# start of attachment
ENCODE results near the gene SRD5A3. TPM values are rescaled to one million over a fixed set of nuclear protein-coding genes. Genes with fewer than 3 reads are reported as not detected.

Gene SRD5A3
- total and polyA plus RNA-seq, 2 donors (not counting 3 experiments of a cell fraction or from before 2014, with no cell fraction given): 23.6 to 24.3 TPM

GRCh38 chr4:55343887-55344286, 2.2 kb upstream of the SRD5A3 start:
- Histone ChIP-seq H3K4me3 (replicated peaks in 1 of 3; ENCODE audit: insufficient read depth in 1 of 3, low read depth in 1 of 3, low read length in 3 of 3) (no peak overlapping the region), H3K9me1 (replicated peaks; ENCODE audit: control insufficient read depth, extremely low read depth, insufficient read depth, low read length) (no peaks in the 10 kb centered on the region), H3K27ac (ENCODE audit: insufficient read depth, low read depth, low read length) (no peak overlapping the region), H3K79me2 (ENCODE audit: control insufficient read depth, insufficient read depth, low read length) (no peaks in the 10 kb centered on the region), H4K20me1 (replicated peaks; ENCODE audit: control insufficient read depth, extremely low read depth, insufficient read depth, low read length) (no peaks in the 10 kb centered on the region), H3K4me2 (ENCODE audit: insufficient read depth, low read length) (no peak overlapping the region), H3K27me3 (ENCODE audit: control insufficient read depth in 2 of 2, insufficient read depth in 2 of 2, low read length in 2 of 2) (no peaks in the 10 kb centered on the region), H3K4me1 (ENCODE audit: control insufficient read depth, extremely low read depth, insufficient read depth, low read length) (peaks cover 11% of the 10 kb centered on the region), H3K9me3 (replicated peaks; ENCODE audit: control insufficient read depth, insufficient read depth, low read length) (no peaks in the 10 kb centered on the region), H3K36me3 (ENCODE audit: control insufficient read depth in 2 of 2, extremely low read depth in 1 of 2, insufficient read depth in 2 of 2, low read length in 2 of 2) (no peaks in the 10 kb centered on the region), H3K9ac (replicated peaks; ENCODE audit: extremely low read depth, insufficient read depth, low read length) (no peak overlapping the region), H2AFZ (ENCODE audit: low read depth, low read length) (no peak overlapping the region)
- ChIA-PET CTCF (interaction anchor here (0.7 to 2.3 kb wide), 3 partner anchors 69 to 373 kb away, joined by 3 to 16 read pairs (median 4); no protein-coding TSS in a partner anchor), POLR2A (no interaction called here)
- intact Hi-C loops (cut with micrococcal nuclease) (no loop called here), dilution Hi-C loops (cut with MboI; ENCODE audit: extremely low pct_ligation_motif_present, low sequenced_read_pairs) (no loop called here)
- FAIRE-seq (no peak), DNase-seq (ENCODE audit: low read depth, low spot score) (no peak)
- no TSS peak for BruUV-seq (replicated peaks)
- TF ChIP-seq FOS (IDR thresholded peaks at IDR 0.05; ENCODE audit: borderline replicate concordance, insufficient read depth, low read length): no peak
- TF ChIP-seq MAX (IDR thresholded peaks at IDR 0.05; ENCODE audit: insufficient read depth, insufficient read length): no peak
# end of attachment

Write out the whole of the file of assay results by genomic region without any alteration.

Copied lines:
ENCODE results near the gene SRD5A3. TPM values are rescaled to one million over a fixed set of nuclear protein-coding genes. Genes with fewer than 3 reads are reported as not detected.

Gene SRD5A3
- total and polyA plus RNA-seq, 2 donors (not counting 3 experiments of a cell fraction or from before 2014, with no cell fraction given): 23.6 to 24.3 TPM

GRCh38 chr4:55343887-55344286, 2.2 kb upstream of the SRD5A3 start:
- Histone ChIP-seq H3K4me3 (replicated peaks in 1 of 3; ENCODE audit: insufficient read depth in 1 of 3, low read depth in 1 of 3, low read length in 3 of 3) (no peak overlapping the region), H3K9me1 (replicated peaks; ENCODE audit: control insufficient read depth, extremely low read depth, insufficient read depth, low read length) (no peaks in the 10 kb centered on the region), H3K27ac (ENCODE audit: insufficient read depth, low read depth, low read length) (no peak overlapping the region), H3K79me2 (ENCODE audit: control insufficient read depth, insufficient read depth, low read length) (no peaks in the 10 kb centered on the region), H4K20me1 (replicated peaks; ENCODE audit: control insufficient read depth, extremely low read depth, insufficient read depth, low read length) (no peaks in the 10 kb centered on the region), H3K4me2 (ENCODE audit: insufficient read depth, low read length) (no peak overlapping the region), H3K27me3 (ENCODE audit: control insufficient read depth in 2 of 2, insufficient read depth in 2 of 2, low read length in 2 of 2) (no peaks in the 10 kb centered on the region), H3K4me1 (ENCODE audit: control insufficient read depth, extremely low read depth, insufficient read depth, low read length) (peaks cover 11% of the 10 kb centered on the region), H3K9me3 (replicated peaks; ENCODE audit: control insufficient read depth, insufficient read depth, low read length) (no peaks in the 10 kb centered on the region), H3K36me3 (ENCODE audit: control insufficient read depth in 2 of 2, extremely low read depth in 1 of 2, insufficient read depth in 2 of 2, low read length in 2 of 2) (no peaks in the 10 kb centered on the region), H3K9ac (replicated peaks; ENCODE audit: extremely low read depth, insufficient read depth, low read length) (no peak overlapping the region), H2AFZ (ENCODE audit: low read depth, low read length) (no peak overlapping the region)
- ChIA-PET CTCF (interaction anchor here (0.7 to 2.3 kb wide), 3 partner anchors 69 to 373 kb away, joined by 3 to 16 read pairs (median 4); no protein-coding TSS in a partner anchor), POLR2A (no interaction called here)
- intact Hi-C loops (cut with micrococcal nuclease) (no loop called here), dilution Hi-C loops (cut with MboI; ENCODE audit: extremely low pct_ligation_motif_present, low sequenced_read_pairs) (no loop called here)
- FAIRE-seq (no peak), DNase-seq (ENCODE audit: low read depth, low spot score) (no peak)
- no TSS peak for BruUV-seq (replicated peaks)
- TF ChIP-seq FOS (IDR thresholded peaks at IDR 0.05; ENCODE audit: borderline replicate concordance, insufficient read depth, low read length): no peak
- TF ChIP-seq MAX (IDR thresholded peaks at IDR 0.05; ENCODE audit: insufficient read depth, insufficient read length): no peak